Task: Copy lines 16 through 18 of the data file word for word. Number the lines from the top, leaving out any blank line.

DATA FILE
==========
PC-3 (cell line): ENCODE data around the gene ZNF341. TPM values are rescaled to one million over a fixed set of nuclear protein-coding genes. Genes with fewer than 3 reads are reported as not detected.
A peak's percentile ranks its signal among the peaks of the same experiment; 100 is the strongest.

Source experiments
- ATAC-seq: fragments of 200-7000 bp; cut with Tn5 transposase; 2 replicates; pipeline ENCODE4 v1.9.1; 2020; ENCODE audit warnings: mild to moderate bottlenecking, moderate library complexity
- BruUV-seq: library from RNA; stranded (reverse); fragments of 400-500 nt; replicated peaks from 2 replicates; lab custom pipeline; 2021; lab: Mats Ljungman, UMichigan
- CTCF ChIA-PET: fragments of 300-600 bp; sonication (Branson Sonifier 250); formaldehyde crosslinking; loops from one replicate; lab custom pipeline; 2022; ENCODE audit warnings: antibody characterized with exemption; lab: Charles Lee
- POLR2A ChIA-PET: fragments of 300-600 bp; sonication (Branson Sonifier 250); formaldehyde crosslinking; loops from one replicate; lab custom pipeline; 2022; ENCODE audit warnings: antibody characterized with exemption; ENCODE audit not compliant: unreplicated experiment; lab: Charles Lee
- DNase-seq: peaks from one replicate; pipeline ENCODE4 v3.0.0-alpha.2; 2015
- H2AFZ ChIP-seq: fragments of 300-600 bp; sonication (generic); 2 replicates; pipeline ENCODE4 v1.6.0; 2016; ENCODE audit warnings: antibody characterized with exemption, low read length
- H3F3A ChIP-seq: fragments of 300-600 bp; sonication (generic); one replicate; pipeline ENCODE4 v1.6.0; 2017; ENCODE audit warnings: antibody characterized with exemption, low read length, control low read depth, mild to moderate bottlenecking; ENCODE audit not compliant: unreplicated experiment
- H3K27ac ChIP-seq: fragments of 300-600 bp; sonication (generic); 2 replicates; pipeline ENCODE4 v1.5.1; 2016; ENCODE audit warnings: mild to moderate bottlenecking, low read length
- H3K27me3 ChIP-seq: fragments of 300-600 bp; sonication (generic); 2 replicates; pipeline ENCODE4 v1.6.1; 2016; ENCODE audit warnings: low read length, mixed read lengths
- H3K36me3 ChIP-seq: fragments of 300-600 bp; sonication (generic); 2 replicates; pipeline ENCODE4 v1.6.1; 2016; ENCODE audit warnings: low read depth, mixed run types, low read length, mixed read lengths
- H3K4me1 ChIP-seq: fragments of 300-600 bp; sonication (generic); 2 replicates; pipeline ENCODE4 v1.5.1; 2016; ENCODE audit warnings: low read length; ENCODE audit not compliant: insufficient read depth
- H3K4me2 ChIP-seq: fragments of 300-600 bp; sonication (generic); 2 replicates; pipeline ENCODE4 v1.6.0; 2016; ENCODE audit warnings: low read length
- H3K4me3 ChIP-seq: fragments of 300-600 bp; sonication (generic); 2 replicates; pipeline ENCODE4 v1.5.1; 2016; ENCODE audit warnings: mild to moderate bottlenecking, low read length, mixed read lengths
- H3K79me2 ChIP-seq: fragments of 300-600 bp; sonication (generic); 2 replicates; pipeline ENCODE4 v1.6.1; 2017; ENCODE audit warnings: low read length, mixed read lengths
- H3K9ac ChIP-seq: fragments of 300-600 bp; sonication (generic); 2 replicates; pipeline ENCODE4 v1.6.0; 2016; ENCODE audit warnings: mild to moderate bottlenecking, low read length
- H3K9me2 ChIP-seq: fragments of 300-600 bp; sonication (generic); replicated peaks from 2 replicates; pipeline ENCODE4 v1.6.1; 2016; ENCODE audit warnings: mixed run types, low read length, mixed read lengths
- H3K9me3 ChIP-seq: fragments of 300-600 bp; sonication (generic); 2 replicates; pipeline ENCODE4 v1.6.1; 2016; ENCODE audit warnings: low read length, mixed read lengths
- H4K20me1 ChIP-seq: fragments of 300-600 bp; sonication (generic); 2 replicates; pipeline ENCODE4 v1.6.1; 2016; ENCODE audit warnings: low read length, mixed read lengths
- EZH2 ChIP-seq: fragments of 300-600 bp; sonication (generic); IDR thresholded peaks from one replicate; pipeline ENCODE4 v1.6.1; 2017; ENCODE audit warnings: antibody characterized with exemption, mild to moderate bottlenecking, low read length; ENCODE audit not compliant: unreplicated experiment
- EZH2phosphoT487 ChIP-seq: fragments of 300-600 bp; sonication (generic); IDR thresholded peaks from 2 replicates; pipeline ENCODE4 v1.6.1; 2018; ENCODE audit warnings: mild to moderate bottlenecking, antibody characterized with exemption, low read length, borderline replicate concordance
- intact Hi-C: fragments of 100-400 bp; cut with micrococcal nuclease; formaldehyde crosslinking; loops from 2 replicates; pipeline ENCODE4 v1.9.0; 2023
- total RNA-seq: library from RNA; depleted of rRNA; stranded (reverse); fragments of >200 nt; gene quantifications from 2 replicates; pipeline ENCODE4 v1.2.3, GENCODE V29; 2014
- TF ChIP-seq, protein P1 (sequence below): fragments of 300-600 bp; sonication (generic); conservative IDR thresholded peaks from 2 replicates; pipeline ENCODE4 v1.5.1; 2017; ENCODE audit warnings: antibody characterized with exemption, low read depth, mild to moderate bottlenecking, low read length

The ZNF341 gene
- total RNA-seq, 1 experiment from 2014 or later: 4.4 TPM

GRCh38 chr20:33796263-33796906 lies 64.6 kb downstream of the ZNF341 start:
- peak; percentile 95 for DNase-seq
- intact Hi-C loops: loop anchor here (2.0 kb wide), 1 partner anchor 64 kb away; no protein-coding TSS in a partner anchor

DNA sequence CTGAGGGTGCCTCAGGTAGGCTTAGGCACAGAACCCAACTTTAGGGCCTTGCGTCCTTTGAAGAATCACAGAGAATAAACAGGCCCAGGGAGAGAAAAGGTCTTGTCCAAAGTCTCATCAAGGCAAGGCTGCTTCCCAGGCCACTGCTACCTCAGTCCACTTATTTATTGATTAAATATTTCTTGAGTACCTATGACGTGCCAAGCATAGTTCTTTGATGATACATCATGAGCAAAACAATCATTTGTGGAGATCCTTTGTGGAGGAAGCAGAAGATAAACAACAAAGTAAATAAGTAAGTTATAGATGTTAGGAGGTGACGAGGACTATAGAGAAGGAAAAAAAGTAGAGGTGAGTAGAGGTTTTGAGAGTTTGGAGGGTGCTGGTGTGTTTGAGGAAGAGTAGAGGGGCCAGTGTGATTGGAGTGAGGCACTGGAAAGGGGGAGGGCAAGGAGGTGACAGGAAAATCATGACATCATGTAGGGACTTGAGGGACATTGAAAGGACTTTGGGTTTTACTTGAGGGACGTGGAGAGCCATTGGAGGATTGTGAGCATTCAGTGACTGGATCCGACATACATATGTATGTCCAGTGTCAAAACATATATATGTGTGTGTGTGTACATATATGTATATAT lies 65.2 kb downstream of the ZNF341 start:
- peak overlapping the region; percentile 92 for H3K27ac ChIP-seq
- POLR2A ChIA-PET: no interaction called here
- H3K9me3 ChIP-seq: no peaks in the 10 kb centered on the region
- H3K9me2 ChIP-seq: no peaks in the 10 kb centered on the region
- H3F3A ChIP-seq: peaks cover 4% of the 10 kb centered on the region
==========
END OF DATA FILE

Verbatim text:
- H3K4me3 ChIP-seq: fragments of 300-600 bp; sonication (generic); 2 replicates; pipeline ENCODE4 v1.5.1; 2016; ENCODE audit warnings: mild to moderate bottlenecking, low read length, mixed read lengths
- H3K79me2 ChIP-seq: fragments of 300-600 bp; sonication (generic); 2 replicates; pipeline ENCODE4 v1.6.1; 2017; ENCODE audit warnings: low read length, mixed read lengths
- H3K9ac ChIP-seq: fragments of 300-600 bp; sonication (generic); 2 replicates; pipeline ENCODE4 v1.6.0; 2016; ENCODE audit warnings: mild to moderate bottlenecking, low read length